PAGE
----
Maybe Mike McCarthy has to take back the play calling.
He certainly has to do something. The Green Bay Packers’ offense isn’t right, and with Eddie Lacy now running more like Eddie Lacy, there’s one fewer factor to blame for the Packers’ problems.
Lacy had plenty of touches (17 runs, four receptions) and yards (105 rushing, 34 receiving), the kind of numbers that almost by definition mean a good night for the Packers. Yet they put up only 13 points in their 17-13 loss to their NFC North rivals to the south, the Chicago Bears.
I don’t make the play-calling suggestion lightly or impulsively. McCarthy made a huge decision when he relinquished it to Tom Clements in the offseason, and during the Packers’ 6-0 start it looked like a good call.
McCarthy was more involved in the game planning for defense and special teams, and both those areas, especially special teams, were the better for it. The offense still seemed OK, and any struggles could be written off as adjusting to how to function without Jordy Nelson.
But this offense more often than not has lacked rhythm all season, and in the last month it has been the reason the Packers have lost four of five games. It’s mind boggling that an offense with Aaron Rodgers at quarterback and essentially everyone but the injured Nelson back from last season’s top-scoring unit in the league ranked No. 9 in the NFL in scoring and No. 23 in yards this week. But that’s where the Packers were going into Thursday night’s game.
“We’re not getting it done in the classroom,” McCarthy said after the defeat. “We have to demand more as coaches, and we have to make changes. So we’ll look hard at it. We’re not going to overreact to it. But there’s a pattern here in certain areas, and we need to adjust it or change it or emphasize. Whatever we need to do to play better.”
Making the change at play caller in midseason is the last thing a coach wants to do for many reasons, and the guess here is that McCarthy won’t. When he spoke of changes after the game, he likely was talking about personnel. He almost always takes his time on macro decisions, and I’d bet against him making this kind of disruptive move in the heat of the season.
And this would be disruptive. It would be a blow to the chemistry of the coaching staff, and it could send a bad message to the players if they interpret it as absolving them of the struggles. They’re neck deep in it, starting with a receiving corps that still has its troubles getting open and making plays, and that lately has been susceptible to bad drops.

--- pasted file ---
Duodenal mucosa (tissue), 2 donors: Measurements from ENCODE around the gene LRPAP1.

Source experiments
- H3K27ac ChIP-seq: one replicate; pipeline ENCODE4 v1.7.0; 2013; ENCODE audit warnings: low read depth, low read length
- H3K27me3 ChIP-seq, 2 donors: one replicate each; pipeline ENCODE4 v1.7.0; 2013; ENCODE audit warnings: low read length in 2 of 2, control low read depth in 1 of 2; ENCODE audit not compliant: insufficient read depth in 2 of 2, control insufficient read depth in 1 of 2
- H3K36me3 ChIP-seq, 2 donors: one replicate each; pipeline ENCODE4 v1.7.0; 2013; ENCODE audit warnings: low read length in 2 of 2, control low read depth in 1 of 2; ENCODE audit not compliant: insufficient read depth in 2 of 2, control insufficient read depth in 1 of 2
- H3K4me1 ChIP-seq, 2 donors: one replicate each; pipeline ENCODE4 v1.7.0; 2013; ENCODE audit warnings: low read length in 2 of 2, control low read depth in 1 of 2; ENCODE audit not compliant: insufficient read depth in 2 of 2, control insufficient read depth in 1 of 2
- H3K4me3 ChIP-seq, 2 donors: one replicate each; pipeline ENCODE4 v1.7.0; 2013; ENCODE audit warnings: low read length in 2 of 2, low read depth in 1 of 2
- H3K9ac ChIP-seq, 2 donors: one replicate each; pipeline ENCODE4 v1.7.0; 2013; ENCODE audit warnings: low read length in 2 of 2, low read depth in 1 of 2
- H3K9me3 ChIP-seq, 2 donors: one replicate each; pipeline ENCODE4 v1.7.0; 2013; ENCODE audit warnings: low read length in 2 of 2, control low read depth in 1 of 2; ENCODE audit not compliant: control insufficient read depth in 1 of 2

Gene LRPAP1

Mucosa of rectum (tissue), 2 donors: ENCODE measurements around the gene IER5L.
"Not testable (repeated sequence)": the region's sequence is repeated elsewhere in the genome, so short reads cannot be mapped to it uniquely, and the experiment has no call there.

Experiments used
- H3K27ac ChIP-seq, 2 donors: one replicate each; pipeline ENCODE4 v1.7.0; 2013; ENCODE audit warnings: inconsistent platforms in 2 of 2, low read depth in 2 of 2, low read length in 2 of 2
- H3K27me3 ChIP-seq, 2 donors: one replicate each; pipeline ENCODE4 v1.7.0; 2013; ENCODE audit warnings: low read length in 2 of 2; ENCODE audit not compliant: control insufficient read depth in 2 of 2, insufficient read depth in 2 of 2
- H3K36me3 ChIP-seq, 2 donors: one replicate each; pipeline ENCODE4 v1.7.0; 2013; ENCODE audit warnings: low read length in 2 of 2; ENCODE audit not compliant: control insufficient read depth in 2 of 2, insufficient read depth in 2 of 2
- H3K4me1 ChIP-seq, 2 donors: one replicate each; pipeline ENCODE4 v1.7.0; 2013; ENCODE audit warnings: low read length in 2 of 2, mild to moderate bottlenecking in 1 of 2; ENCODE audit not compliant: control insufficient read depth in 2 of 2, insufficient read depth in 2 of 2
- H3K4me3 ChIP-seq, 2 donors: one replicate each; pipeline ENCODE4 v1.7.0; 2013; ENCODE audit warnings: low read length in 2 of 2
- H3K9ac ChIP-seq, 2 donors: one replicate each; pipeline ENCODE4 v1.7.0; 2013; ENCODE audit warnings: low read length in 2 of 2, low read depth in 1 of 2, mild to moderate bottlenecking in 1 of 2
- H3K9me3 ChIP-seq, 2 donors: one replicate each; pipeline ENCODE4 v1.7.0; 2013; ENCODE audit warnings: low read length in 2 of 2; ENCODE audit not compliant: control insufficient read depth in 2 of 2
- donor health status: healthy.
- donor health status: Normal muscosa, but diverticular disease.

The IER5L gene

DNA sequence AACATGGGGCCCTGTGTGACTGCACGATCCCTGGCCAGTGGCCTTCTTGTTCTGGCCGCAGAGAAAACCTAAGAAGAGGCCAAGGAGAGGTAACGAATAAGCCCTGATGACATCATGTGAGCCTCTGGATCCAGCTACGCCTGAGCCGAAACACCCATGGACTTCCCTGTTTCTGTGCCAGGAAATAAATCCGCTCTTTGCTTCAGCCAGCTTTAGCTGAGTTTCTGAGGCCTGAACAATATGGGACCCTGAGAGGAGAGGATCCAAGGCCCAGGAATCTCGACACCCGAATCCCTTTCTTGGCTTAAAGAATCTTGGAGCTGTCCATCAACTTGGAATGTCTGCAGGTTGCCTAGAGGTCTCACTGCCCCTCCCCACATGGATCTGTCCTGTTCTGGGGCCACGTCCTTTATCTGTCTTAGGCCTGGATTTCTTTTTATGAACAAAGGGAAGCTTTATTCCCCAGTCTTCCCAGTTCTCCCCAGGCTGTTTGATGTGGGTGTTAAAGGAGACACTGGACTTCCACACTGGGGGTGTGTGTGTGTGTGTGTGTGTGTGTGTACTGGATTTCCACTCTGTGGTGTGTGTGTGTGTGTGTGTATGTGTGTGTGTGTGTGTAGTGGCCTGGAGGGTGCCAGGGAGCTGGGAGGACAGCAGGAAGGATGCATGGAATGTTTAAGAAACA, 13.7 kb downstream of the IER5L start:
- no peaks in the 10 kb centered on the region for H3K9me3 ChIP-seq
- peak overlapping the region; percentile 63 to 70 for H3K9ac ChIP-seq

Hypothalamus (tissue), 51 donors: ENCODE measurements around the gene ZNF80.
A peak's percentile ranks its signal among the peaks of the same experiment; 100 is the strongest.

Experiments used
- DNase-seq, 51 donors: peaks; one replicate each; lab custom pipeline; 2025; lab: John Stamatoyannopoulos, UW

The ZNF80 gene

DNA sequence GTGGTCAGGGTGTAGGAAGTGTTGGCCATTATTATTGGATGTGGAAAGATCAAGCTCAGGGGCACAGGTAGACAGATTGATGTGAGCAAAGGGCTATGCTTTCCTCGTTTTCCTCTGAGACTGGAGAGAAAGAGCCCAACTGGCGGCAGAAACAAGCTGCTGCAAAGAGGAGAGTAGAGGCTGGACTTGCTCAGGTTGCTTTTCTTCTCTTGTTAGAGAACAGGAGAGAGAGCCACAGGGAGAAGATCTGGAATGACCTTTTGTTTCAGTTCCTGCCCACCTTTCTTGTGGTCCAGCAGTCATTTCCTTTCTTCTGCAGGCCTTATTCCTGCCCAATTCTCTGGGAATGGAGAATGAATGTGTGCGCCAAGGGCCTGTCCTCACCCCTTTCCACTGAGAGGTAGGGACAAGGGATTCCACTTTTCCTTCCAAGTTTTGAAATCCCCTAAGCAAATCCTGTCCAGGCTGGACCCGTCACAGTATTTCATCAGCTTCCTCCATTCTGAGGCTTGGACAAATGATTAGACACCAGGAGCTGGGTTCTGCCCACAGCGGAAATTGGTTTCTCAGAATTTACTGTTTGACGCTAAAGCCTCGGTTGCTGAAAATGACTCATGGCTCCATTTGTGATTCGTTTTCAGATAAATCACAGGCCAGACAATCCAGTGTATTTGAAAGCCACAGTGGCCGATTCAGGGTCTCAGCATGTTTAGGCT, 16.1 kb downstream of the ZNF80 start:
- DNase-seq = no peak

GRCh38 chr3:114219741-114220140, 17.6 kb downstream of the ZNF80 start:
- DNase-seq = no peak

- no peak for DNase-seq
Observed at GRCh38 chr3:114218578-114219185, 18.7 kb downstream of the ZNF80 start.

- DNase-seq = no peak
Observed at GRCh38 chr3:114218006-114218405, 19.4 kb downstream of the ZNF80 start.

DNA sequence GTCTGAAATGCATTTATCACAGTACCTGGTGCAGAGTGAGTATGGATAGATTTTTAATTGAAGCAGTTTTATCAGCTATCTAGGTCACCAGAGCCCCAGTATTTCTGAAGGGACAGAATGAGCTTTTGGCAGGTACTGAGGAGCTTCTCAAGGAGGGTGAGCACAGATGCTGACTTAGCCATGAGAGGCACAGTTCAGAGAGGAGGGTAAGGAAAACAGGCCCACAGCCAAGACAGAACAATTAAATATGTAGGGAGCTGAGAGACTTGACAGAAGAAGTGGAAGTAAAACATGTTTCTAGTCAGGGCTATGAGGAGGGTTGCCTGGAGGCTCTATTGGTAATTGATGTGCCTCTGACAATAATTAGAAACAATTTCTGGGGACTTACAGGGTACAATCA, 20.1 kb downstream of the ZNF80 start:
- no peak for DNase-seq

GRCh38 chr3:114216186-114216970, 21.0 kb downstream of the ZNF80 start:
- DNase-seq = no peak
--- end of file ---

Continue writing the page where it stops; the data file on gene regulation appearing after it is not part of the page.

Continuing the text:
“There’s no big something’s broke here,” McCarthy said. “We’ve got to do a better job on the little things. Particularly — if we make plays on the ball tonight, the outcome has a really good chance to change. That’s the difference between winning and losing in this league.”
On Sunday the main culprit on the field was receiver Davante Adams, the Packers’ second-round pick from last year. McCarthy and Rodgers raved about his talent and professional demeanor starting in the offseason and through training camp, but Adams hasn’t done much all season and had a bad night Thursday in admittedly difficult circumstances — it rained all game and temperatures were in the low 30s to high 20s. He had several key drops and finished with only two receptions on 11 targets for 14 yards.
Adams now has been back for five weeks from an ankle injury that cost him three games early in the season. So he should be in playing form. But his timing with Rodgers appears off, including on one of the game’s biggest plays, in the fourth quarter with the Packers driving for the potential go-ahead touchdown. On a slant route Adams ran into safety Chris Prosinski, which knocked Adams off his route and gave cornerback Tracy Porter an easy interception.
“(Adams) didn’t have a very good day today,” McCarthy said. “The practices, the preparation I don’t see an issue. But the carryover, the consistency we’re getting from certain areas need to pick up. Too many mental errors. We just have to keep working and get better as we go into Detroit.”
So yes, if McCarthy takes back the play calling, it will cut into the time he can work with the other areas. And yes, McCarthy might miss things in game management that he’s more attuned to now because he’s not preparing to call plays between offensive series. Those things are important, as we saw in the NFC championship game last season.
But this team has to win with offense, and this offense is underperforming in a big way. McCarthy’s history suggests he’s good at calling plays. There’s an element to it that’s simply knack and feel, and some people have more of it than others. McCarthy seems to have it.
So with a Super Bowl out there for the taking, I’d say McCarthy has to risk the disruption and make the move.